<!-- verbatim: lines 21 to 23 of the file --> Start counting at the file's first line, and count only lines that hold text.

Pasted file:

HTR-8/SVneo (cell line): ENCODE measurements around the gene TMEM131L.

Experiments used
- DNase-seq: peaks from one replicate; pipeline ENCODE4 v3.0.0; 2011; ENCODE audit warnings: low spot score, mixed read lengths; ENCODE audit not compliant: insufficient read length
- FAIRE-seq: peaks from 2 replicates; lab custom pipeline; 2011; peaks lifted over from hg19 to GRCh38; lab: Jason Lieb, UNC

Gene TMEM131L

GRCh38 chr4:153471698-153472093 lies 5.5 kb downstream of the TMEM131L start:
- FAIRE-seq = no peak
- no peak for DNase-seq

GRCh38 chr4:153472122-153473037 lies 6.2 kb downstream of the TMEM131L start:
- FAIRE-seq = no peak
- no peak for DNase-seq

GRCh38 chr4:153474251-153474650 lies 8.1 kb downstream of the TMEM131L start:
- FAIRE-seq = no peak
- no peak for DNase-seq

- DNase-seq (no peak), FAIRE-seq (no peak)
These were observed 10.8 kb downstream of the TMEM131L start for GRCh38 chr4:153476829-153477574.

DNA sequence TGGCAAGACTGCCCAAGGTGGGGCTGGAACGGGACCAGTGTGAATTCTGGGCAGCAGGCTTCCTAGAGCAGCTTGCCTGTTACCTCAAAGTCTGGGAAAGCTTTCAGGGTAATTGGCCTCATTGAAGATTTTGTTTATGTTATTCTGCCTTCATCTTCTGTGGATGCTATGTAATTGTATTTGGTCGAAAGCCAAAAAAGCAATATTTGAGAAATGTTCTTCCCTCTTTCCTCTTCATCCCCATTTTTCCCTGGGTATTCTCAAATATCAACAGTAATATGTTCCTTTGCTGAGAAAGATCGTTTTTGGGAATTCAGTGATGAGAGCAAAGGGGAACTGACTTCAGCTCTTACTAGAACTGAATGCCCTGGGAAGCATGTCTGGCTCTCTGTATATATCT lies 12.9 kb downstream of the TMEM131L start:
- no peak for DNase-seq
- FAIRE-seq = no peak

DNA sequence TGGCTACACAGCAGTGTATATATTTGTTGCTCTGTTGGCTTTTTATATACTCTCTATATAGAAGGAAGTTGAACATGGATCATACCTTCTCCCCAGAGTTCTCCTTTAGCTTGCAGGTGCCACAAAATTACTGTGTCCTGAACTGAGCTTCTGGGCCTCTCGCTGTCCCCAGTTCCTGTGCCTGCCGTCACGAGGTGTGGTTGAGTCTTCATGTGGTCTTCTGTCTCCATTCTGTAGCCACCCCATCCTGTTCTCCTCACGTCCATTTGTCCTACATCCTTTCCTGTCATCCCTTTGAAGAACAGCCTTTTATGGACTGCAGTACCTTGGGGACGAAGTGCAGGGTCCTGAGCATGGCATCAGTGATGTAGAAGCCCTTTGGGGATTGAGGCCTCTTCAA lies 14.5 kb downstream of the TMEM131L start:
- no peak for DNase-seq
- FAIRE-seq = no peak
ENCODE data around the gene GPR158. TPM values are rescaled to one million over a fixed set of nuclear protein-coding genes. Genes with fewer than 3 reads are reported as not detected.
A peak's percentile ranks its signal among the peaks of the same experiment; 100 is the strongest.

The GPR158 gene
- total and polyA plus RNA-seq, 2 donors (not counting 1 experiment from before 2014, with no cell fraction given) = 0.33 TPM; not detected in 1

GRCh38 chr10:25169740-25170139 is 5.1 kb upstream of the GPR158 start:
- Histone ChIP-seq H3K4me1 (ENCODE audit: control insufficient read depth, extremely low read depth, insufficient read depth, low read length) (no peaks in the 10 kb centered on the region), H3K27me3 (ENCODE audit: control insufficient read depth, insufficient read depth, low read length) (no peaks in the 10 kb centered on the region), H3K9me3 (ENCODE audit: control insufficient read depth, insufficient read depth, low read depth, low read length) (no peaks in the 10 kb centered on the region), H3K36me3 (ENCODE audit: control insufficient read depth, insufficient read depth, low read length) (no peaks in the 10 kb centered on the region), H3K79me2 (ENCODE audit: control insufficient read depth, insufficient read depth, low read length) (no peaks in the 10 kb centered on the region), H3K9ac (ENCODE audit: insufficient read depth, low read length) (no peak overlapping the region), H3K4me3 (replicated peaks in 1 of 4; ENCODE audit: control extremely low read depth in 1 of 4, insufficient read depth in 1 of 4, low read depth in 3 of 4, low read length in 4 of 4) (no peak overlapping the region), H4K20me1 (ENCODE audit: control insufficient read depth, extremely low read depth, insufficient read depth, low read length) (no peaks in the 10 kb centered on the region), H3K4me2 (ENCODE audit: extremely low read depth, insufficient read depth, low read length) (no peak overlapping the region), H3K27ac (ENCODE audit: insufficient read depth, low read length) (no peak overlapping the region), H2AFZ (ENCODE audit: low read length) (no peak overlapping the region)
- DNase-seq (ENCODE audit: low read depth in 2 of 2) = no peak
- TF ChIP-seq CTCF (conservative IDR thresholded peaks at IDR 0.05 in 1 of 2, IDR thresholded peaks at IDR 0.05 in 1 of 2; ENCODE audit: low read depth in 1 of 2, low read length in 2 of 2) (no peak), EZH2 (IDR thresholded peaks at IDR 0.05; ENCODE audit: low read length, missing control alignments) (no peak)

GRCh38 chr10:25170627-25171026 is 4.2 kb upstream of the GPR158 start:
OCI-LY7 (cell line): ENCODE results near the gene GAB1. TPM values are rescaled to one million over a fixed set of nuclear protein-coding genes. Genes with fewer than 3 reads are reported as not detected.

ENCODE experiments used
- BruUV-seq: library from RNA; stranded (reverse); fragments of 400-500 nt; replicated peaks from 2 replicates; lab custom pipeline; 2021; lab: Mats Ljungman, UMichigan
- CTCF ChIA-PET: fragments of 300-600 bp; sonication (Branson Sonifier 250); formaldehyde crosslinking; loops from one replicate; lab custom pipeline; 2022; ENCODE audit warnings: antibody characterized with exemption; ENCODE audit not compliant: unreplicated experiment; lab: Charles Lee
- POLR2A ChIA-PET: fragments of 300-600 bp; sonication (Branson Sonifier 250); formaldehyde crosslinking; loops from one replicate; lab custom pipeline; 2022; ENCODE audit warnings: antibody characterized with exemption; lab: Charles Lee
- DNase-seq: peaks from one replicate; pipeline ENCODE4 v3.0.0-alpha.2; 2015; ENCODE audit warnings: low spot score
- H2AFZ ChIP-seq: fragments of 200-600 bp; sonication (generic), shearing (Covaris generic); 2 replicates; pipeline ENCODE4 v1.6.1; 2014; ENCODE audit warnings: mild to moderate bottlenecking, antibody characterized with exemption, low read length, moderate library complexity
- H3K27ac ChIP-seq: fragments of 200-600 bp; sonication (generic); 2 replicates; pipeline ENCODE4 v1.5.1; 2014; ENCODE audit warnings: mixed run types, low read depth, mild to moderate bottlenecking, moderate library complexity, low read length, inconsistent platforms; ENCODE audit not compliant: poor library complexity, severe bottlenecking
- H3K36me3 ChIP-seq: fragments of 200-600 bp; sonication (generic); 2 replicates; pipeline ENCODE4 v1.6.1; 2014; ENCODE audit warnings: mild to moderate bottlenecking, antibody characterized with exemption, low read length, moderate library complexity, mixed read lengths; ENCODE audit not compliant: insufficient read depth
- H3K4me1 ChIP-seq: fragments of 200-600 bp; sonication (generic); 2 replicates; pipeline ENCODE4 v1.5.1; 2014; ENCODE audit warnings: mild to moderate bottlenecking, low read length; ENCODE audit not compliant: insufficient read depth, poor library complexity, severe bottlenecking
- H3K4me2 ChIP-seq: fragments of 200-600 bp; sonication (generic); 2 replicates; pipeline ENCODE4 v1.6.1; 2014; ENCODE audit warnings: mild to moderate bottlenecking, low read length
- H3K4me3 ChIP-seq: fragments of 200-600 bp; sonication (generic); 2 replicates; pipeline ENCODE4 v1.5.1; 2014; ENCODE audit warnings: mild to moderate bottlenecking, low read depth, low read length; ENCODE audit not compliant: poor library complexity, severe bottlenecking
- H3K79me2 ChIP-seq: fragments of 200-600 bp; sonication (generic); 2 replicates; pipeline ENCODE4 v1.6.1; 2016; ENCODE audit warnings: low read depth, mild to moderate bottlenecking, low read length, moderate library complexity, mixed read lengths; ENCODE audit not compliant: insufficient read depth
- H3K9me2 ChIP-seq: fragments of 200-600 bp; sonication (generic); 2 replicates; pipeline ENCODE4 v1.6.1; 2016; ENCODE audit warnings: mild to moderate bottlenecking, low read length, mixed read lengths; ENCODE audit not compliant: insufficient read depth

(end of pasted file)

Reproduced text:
- no peak for DNase-seq
- FAIRE-seq = no peak
ENCODE data around the gene GPR158. TPM values are rescaled to one million over a fixed set of nuclear protein-coding genes. Genes with fewer than 3 reads are reported as not detected.